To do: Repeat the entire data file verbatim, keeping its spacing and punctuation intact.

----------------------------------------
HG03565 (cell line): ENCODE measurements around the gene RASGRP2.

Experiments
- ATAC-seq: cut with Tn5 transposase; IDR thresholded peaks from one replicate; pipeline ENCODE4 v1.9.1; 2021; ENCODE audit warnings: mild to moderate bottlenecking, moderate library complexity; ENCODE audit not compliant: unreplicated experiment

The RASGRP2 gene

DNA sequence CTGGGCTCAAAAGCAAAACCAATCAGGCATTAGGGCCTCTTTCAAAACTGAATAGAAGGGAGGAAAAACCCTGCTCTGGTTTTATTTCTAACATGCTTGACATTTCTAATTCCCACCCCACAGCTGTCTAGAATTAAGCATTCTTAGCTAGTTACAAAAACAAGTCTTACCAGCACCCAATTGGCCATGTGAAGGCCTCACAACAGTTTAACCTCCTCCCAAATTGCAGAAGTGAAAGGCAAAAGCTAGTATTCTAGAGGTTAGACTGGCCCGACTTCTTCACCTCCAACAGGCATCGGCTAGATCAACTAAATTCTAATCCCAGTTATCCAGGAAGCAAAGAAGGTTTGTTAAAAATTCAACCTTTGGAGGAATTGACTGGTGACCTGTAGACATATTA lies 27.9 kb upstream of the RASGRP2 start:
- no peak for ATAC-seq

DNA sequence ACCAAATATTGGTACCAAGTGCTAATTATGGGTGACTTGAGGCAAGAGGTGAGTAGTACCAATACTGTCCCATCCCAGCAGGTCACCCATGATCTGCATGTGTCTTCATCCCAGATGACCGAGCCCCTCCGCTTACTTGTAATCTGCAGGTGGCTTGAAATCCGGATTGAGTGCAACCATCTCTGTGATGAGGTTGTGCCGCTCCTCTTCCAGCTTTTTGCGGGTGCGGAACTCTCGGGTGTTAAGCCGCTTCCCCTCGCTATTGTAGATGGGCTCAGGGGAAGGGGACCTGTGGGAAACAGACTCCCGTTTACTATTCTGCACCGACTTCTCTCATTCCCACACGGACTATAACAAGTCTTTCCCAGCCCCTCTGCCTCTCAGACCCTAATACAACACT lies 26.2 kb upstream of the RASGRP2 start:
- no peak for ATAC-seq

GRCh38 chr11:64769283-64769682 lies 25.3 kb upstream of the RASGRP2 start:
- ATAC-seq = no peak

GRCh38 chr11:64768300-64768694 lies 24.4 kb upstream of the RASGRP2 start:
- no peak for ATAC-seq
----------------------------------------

HG03565 (cell line): ENCODE measurements around the gene RASGRP2.

Experiments
- ATAC-seq: cut with Tn5 transposase; IDR thresholded peaks from one replicate; pipeline ENCODE4 v1.9.1; 2021; ENCODE audit warnings: mild to moderate bottlenecking, moderate library complexity; ENCODE audit not compliant: unreplicated experiment

The RASGRP2 gene

DNA sequence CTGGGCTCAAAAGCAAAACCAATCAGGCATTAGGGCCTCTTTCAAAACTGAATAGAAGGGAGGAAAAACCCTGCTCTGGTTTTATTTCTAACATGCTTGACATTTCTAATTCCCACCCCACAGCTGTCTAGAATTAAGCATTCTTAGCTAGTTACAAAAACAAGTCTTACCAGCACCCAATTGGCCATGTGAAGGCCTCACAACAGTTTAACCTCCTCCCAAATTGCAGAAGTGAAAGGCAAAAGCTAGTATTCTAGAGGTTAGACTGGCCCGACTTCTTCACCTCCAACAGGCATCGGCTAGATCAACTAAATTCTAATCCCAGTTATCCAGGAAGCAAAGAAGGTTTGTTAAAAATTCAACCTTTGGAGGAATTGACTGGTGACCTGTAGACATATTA lies 27.9 kb upstream of the RASGRP2 start:
- no peak for ATAC-seq

DNA sequence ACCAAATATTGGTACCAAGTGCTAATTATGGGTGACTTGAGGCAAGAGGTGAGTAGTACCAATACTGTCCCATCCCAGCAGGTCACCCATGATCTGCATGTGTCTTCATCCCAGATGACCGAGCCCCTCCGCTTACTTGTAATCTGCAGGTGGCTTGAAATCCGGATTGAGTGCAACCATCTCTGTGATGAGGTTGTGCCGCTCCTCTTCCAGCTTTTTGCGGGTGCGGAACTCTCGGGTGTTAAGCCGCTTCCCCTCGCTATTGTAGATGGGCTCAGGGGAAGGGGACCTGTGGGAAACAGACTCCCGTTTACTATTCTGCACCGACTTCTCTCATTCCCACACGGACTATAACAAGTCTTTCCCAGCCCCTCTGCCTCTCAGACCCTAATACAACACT lies 26.2 kb upstream of the RASGRP2 start:
- no peak for ATAC-seq

GRCh38 chr11:64769283-64769682 lies 25.3 kb upstream of the RASGRP2 start:
- ATAC-seq = no peak

GRCh38 chr11:64768300-64768694 lies 24.4 kb upstream of the RASGRP2 start:
- no peak for ATAC-seq